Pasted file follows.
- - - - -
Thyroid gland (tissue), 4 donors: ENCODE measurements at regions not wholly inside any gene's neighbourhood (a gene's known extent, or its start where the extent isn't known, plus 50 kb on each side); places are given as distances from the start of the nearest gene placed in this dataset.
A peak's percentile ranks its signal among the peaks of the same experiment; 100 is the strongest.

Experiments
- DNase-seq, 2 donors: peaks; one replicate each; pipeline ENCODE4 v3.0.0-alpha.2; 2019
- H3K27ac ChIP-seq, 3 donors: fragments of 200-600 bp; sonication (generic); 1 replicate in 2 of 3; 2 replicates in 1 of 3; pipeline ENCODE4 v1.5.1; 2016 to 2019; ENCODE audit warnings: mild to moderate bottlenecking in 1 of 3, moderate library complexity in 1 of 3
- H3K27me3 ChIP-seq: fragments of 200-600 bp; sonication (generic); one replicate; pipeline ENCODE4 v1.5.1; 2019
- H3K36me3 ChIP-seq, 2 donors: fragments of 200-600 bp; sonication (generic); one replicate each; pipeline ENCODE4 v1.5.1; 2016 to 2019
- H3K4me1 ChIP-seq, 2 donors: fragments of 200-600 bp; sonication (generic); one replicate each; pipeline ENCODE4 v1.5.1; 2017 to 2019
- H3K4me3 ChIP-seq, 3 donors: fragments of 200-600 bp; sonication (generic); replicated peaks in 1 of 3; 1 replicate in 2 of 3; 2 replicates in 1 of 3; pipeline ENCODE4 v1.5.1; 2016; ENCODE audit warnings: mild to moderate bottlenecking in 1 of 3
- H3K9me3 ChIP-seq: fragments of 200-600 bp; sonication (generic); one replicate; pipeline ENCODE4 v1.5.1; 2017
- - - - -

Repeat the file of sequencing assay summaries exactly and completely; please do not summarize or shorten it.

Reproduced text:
Thyroid gland (tissue), 4 donors: ENCODE measurements at regions not wholly inside any gene's neighbourhood (a gene's known extent, or its start where the extent isn't known, plus 50 kb on each side); places are given as distances from the start of the nearest gene placed in this dataset.
A peak's percentile ranks its signal among the peaks of the same experiment; 100 is the strongest.

Experiments
- DNase-seq, 2 donors: peaks; one replicate each; pipeline ENCODE4 v3.0.0-alpha.2; 2019
- H3K27ac ChIP-seq, 3 donors: fragments of 200-600 bp; sonication (generic); 1 replicate in 2 of 3; 2 replicates in 1 of 3; pipeline ENCODE4 v1.5.1; 2016 to 2019; ENCODE audit warnings: mild to moderate bottlenecking in 1 of 3, moderate library complexity in 1 of 3
- H3K27me3 ChIP-seq: fragments of 200-600 bp; sonication (generic); one replicate; pipeline ENCODE4 v1.5.1; 2019
- H3K36me3 ChIP-seq, 2 donors: fragments of 200-600 bp; sonication (generic); one replicate each; pipeline ENCODE4 v1.5.1; 2016 to 2019
- H3K4me1 ChIP-seq, 2 donors: fragments of 200-600 bp; sonication (generic); one replicate each; pipeline ENCODE4 v1.5.1; 2017 to 2019
- H3K4me3 ChIP-seq, 3 donors: fragments of 200-600 bp; sonication (generic); replicated peaks in 1 of 3; 1 replicate in 2 of 3; 2 replicates in 1 of 3; pipeline ENCODE4 v1.5.1; 2016; ENCODE audit warnings: mild to moderate bottlenecking in 1 of 3
- H3K9me3 ChIP-seq: fragments of 200-600 bp; sonication (generic); one replicate; pipeline ENCODE4 v1.5.1; 2017